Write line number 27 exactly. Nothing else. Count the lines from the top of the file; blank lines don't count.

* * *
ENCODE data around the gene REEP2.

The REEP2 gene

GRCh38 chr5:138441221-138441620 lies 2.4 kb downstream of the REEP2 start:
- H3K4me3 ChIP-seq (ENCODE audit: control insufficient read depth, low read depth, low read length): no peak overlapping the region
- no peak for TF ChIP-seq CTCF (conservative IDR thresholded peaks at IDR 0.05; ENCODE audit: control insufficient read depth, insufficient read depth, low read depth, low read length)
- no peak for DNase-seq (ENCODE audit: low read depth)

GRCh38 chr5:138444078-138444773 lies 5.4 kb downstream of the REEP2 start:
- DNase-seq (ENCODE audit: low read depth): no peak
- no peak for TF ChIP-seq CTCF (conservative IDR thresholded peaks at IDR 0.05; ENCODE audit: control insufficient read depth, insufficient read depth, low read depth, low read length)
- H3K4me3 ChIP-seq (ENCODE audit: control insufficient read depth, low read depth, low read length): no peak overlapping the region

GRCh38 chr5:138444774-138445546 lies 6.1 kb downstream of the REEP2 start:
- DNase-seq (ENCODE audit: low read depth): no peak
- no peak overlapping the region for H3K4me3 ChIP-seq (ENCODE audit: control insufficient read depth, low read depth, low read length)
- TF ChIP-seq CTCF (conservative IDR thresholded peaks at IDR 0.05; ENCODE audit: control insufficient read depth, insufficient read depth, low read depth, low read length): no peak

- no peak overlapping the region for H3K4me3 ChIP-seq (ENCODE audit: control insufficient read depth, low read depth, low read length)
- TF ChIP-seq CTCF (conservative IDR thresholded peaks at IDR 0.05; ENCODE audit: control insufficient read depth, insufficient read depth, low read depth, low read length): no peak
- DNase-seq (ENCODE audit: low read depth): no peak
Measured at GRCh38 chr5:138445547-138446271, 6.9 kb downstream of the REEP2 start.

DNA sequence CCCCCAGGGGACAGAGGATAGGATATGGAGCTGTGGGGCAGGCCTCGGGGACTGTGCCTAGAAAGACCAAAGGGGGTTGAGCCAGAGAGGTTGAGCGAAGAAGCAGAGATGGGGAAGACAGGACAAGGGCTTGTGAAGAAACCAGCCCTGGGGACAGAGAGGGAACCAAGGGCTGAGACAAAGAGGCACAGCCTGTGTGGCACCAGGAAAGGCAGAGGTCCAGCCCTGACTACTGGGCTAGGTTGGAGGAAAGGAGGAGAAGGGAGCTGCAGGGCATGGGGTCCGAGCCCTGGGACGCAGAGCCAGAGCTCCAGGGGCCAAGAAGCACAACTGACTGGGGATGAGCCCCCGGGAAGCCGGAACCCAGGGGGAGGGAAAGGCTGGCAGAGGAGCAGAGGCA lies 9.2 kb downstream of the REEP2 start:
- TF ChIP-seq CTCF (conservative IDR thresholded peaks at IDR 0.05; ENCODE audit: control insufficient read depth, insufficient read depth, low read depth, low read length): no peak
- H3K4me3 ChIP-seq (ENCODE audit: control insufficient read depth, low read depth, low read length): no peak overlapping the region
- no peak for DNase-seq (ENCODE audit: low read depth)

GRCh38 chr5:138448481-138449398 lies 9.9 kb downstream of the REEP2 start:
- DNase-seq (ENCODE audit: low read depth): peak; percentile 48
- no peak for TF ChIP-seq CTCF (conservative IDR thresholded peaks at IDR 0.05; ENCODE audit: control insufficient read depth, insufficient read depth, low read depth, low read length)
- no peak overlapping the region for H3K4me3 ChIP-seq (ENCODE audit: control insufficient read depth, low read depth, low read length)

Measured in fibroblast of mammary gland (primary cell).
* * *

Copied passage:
Measured in fibroblast of mammary gland (primary cell).